The stop rate for all white drivers was 20.6, 39.4 for Black drivers and 7.8 for Hispanic drivers. The stop rate for resident white drivers was 12.8, 31.7 for Black drivers and 4.2 for Hispanic drivers.
The arrest rate, which is not broken down between residents and non-residents, was 6.2 for white drivers, 10.9 for Black drivers and 14.8 for Hispanic drivers.
"We've previously said that we went to a quarterly review of the individual figures to ensure our officers are aware of their actions and the fact that the commanders are monitoring their activities," Jefferson City Police Department Chief Roger Schroeder said. "Our numbers have been very consistent over the previous several years, which may indicate that's a reflection of the racial makeup of our city. I have never instituted a quota, and I never will. The officers are directed to fairly and equitably enforce the law.
"We have nothing to gain by allowing the numbers to remain at the level they have been," he continued. "I could direct selective enforcement (reverse discrimination), but that is clearly unprofessional immoral, unfair and as equally wrong on all levels as the reverse."
The reasons for stops in Jefferson City were mostly for problems with licenses, 3,269. There were 5,501 warnings issued. Most of the 7,119 stops were on city streets.
Cole County numbers
Cole County's population is 83.4 percent white, 11.4 percent Black and 2.2 percent Hispanic.
Cole County Sheriff's Department deputies made 4,586 traffic stops in 2020. Of that number, 3,086 were stops involving county residents. Overall, there were 3,893 white drivers stopped, 545 Black drivers, 102 Hispanic drivers, seven Native Americans, 22 Asian and 17 others. When looking at the stops involving county residents, 2,583 white drivers were stopped, 408 Black drivers were stopped, and 70 Hispanic drivers were stopped. Six Native Americans, 11 Asians and eight others were stopped.
"I think it's a good representation of what we do every day," Cole County Sheriff John Wheeler said. "We will always strive to improve, but I'm very proud of the job we've done."
Of the 270 total arrests Cole County deputies made in 2020, 192 white drivers were arrested, 66 Black drivers, 11 Hispanic drivers and one Native American driver. The arrest rate for white drivers was 4.93 percent, 12.11 for Black drivers and 10.78 percent for Hispanic drivers.
The disparity index on all stops in the county showed the index for white driver stops was 1.01. For Black drivers, it was 1.04, and it was 0.99 for Hispanic drivers. For county resident stops, it was 1.0 for white drivers, 1.16 for Black drivers and 1.01 for Hispanic drivers.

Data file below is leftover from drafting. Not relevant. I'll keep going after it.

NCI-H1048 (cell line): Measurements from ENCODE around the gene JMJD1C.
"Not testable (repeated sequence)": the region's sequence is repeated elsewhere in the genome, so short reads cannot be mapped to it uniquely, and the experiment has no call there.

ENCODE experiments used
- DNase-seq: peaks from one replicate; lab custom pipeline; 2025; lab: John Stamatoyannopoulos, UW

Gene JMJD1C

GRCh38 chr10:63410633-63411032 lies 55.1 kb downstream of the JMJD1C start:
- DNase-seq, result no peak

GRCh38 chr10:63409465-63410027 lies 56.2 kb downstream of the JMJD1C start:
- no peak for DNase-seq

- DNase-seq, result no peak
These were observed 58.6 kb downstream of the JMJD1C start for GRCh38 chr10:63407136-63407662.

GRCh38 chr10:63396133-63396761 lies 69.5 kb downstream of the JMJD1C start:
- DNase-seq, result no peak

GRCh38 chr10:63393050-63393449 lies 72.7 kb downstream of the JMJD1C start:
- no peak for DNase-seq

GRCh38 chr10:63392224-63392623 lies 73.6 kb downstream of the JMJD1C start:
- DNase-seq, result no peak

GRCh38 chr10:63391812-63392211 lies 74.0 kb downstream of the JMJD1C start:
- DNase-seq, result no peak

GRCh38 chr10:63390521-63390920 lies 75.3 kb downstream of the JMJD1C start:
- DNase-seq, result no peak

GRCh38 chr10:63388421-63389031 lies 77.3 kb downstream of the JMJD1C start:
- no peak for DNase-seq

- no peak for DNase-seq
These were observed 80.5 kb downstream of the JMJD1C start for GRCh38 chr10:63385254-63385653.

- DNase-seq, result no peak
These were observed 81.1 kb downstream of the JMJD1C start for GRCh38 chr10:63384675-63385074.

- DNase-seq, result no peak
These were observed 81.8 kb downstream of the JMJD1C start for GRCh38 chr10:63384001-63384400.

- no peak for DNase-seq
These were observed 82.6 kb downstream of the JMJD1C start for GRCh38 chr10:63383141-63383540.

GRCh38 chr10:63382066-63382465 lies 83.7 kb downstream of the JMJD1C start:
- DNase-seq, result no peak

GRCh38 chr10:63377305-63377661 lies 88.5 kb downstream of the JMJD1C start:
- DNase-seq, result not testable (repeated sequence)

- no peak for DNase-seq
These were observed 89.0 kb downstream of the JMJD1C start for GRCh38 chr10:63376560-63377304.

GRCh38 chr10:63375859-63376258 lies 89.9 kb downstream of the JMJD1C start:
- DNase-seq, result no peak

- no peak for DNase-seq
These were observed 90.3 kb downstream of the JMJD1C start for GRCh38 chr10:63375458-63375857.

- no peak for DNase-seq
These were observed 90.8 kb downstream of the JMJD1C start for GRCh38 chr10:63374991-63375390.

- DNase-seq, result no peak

The stop rate for all white drivers in Cole County was 7.6. For Black drivers, it was 7.83, and it was 7.4 for Hispanic drivers. The stop rate for resident white drivers was 5.0, 5.8 for Black drivers and 5.1 for Hispanic drivers.
The arrest rate, which is not broken down between residents and non-residents, was 4.9 for white drivers, 12.1 for Black drivers and 10.7 for Hispanic drivers.
The reasons for stops in Cole County were mostly for moving violations (such as failing to stop at a stop sign), 2,758. There was a total of 3,706 warnings issued. Most of the stops, 1,760, were on state highways.
Officials at the Attorney General's Office said the 2020 VSR should be viewed in the context of the COVID-19 pandemic, saying it is, "very likely that COVID-19 led to a reduction in traffic stops during 2020 as law enforcement sought to minimize inter- person contact."
Figures in the report showed almost 24 percent fewer vehicle stops by law enforcement agencies in 2020 compared to the previous year. The stop rate for the white population fell from 29.67 to 22.64, and the stop rate for the Black population fell from 57.7 to 38.77.
"We train, direct, discipline, if deemed necessary, monitor and employ all reasonable means to ensure fairness in our enforcement activities," Schroeder said. "We currently have 67 line officers, considering five vacancies and excluding supervisory personnel, and 22.4 percent of our force are African-American or Hispanic.
"Our diversity efforts have obviously paid dividends," he added. That figure reflects a number approximately twice what it was several years ago. It is extremely difficult to attract police officer candidates as experienced by departments across our country. We are absolutely committed to building a police department which reflects the diversity of those we serve.
"We also benefited from the officers fleeing the metropolitan areas. New York City is projected to lose approximately 23.6 percent or over 8,600 of their officers during the 2020-21 two-year period. We recently hired an officer from Los Angeles Police Department and one from the New York City Police Department. They very much appreciate the support they receive from our community," he said.
The Missouri NAACP in 2017 issued a travel advisory warning people against travel in Missouri because of a danger civil rights won't be respected. That report was based in large part on the attorney general's annual traffic stop report. Chapel said the latest version of the report is evidence why the advisory has not been lifted four years later.
"We can see that that pattern is still continuing," Chapel said. "There's been no meaningful effort at the state level to change it in any way."
The Associated Press contributed information to this story.